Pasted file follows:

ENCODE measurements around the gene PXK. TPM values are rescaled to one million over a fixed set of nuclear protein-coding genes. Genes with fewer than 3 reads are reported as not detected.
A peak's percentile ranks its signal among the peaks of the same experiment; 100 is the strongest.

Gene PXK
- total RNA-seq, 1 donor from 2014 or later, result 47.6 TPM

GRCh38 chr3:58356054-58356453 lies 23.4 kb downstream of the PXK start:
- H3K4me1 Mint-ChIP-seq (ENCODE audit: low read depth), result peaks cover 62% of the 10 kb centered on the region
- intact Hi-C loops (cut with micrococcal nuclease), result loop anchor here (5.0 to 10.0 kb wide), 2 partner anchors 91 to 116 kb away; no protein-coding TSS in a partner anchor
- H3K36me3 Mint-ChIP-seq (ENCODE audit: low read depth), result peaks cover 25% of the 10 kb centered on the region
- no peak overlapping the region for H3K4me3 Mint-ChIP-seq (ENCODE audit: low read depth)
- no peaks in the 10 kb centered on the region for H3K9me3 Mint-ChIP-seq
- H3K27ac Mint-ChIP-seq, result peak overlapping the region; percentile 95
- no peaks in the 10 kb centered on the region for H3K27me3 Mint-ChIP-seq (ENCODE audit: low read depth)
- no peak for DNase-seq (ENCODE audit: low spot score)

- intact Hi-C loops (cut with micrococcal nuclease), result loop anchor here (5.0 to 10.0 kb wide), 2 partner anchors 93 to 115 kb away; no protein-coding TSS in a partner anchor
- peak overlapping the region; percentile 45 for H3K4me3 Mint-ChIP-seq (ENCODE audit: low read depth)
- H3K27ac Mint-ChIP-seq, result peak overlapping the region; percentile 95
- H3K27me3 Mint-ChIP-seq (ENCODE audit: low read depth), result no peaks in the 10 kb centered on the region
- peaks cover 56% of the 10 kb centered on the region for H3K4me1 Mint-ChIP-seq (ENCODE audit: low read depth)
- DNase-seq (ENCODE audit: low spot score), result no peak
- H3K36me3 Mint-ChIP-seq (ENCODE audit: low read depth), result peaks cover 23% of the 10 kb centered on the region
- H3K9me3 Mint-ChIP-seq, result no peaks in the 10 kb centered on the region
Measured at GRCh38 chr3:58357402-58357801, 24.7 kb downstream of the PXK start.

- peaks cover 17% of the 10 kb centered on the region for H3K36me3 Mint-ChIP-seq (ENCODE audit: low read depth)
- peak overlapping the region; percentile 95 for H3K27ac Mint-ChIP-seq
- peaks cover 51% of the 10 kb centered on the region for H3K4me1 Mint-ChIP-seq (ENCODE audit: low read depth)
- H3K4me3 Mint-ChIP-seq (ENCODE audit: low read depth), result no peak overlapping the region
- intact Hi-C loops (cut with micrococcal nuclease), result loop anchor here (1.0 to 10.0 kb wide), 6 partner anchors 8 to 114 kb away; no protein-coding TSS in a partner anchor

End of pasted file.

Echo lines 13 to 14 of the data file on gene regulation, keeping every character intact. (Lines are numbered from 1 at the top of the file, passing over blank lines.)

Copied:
- no peak for DNase-seq (ENCODE audit: low spot score)

- intact Hi-C loops (cut with micrococcal nuclease), result loop anchor here (5.0 to 10.0 kb wide), 2 partner anchors 93 to 115 kb away; no protein-coding TSS in a partner anchor